However, Tabossi and Laghi (1992), for the Italian language, also came to a conclusion consistent with Baluch and Besner’s (1991) results. They adopted the same experimental design to assess list context effects in two orthographies with different degrees of spelling-sound consistency: Italian and English. The authors found different list context effects for the two languages. For Italian, semantic priming in naming words occurred only in a pure context (words alone), while in a mixed context, in which both words and non-words were presented, semantic priming was not significant. These data suggest that when non-words are present, Italian words are likely to be read through the non-lexical route. In contrast, in English, semantic effects were found not only in pure, but also in mixed contexts. The results indicate that in reading a language with an opaque orthography lexical access is mandatory.
It is worth noting, however, that both in Baluch and Besner’s (1991) and in Tabossi and Laghi’s (1992) studies, some evidence for the activation of the lexical pathway in reading words was also found in a mixed context. In Persian, the lexicality effect emerged in all list contexts, with transparent words being read faster than non-words in both pure and mixed lists. This result shows that words, differently from non-words, can gain activation not only from the non-lexical route, but also from the phonological output lexicon, which feeds forward to the phonemic output buffer and makes word naming faster than non-word naming. Overall, this study shows the high flexibility of the word-naming process in a transparent orthography like Persian.
Similarly, Tabossi and Laghi (1992) demonstrated that it is possible to obtain semantic effects also in Italian, in a mixed context, by adding to the list of stimuli a small proportion (about 20%) of trisyllabic words stressed on the first syllable (e.g., fàcile, easy). In order to correctly name these words, Italian readers have to access lexical knowledge, while reading them through the non-lexical route is likely to lead to the default stress assignment (valid for about 70% of Italian words) on the penultimate syllable (e.g., facìle∗), that produces a wrong response. In this condition, the authors found effects of semantic priming in Italian, just as in English. These data led the authors to conclude that skilled readers rely on their lexical knowledge in naming most common words, regardless of the different writing systems. Only in unusual conditions, in which they read lists of non-words and regular words, readers of transparent orthographies can find it more useful to apply the non-lexical assembled phonology. Switching from lexical reading to the unusual non-lexical route is a matter of strategy that educated adults can apply even if they may be unaware of this.
Several years later, Pagliuca et al. (2008) came to similar conclusions. They tested list context effects on word and non-word reading in Italian, contrasting the de-emphasis and time-criterion hypotheses. They presented readers with high-frequency and low-frequency Italian words in pure and mixed conditions with non-words. Words in the pure condition were read faster than in the mixed condition and this evidence is consistent with both the route de-emphasis and the time-criterion hypothesis. In contrast, reading non-words was not influenced by the list context at all and this result cannot be accounted for by the time-criterion hypothesis. Furthermore, the authors found that, also in a transparent orthography like Italian, the lexicality effect is reliable in all conditions (pure and mixed), even when non-words are compared to low-frequency words. Pagliuca et al. (2008) concluded that “these data support the view that the lexical route is never completely shut down but is instead the main route used in naming words, regardless of orthography depth” (Pagliuca et al., 2008; p. 431).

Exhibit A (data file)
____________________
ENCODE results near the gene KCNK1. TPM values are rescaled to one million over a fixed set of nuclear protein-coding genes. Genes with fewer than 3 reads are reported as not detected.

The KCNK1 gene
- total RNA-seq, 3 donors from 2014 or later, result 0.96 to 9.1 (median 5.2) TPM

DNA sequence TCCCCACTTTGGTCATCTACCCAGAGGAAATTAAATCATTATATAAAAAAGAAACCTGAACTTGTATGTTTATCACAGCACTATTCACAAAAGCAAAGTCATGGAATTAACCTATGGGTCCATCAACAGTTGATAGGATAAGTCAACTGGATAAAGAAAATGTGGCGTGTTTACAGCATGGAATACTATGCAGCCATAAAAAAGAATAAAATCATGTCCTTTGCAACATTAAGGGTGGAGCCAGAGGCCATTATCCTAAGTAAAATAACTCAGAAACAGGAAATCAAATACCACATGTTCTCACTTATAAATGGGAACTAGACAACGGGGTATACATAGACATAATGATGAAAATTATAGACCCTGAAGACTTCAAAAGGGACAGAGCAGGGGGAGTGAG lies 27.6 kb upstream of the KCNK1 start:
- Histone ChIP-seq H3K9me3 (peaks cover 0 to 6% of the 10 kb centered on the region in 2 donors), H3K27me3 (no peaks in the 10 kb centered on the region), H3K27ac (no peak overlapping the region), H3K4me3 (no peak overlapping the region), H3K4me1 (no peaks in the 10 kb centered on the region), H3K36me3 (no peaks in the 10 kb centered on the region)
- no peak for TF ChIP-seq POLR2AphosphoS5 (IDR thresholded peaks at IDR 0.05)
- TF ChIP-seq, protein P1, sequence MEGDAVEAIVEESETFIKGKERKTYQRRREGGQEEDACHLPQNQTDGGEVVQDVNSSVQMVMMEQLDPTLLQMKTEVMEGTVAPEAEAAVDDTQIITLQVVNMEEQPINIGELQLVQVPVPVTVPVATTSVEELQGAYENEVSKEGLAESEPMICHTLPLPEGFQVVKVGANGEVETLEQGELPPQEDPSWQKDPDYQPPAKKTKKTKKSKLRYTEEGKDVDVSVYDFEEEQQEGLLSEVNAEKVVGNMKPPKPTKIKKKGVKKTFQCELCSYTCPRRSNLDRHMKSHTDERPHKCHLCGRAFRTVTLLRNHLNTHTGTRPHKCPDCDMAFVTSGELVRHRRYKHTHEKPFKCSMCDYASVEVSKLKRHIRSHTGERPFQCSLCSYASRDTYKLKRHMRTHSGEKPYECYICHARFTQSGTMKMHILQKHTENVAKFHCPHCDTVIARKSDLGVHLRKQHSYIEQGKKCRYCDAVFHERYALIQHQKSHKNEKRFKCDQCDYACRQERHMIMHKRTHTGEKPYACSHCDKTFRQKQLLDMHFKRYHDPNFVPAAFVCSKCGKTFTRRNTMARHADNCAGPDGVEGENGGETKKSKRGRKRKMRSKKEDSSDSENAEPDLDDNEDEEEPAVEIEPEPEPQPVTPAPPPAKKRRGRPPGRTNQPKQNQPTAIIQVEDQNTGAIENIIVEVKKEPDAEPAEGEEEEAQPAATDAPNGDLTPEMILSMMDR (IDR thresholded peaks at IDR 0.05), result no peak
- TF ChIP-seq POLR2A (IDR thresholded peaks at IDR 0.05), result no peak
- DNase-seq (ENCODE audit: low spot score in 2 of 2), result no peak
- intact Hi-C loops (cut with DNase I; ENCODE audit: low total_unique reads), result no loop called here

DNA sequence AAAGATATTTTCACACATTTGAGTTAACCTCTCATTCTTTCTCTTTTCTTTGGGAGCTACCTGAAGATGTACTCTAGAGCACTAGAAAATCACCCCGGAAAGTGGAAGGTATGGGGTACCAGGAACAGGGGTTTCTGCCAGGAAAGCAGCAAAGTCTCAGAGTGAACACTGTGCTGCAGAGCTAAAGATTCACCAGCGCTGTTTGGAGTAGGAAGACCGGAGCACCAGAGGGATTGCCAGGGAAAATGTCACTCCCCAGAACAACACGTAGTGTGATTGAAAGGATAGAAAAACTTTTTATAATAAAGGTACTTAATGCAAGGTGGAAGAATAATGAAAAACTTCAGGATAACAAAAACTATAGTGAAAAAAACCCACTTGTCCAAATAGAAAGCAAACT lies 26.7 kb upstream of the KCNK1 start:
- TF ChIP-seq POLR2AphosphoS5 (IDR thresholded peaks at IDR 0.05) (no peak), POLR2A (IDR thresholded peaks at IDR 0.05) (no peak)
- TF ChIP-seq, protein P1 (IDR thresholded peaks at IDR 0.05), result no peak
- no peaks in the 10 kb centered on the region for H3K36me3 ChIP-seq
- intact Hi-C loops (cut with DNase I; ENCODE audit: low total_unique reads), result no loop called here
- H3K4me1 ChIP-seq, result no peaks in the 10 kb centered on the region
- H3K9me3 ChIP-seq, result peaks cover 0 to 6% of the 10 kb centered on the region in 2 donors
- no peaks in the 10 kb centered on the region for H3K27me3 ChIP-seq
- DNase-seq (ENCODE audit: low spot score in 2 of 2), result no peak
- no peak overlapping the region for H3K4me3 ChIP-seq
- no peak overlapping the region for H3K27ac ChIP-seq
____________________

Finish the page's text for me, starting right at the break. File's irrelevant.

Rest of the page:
Strong support for the use of the lexical pathway in a transparent orthography comes from further research conducted in Italian, in which the authors (Paizi et al., 2010) adopted an experimental design similar to Raman et al. (2004). The main difference was that non-words were not matched to words on reading times, but on length in letters, N-size, bigram frequency, orthographic rules, and initial phoneme. Paizi et al. (2010) also tested the effect of stimulus length, as the role of length in reading low-frequency words and non-words could be ascribed to the use of the non-lexical route. They found that the frequency effect was reliable in all conditions, even when words were mixed with non-words. These data are not consistent with previous research that found for transparent-orthography languages the reduction (Raman et al., 2004) or the disappearance (Baluch and Besner, 1991; Tabossi and Laghi, 1992) of the frequency effect in mixed conditions. In contrast to the stability of the frequency effect in all list conditions, the effect of length for words was fully significant only in the all-mixed condition in which high frequency and low frequency words were presented mixed with each other and to their corresponding non-words. For non-words the effect of length was fully reliable in all conditions. Hence, Paizi et al.’s (2010) data do not support the route de-emphasis account, as the reliability of the frequency effect in all conditions calls for a constant involvement of lexical activation, irrespective of the presence of non-words in the list. However, these data do not support the time-criterion account either, as there are no relevant differences across conditions for any kind of stimuli. The authors proposed that for Italian readers it is impossible to block the activation of the lexical route (as suggested by the persistence of the frequency effect). However, Italian readers also have no reason for shutting down the non-lexical route when reading words (as indicated by the varying length effect for words in the presence of a constant length effect for non-words), because, due to the ease of applying rules of print-to-sound conversion, the non-lexical route in Italian is not resource demanding. This latter interpretation also applies to the absence of any influence of list context in non-word reading reported by Pagliuca et al. (2008).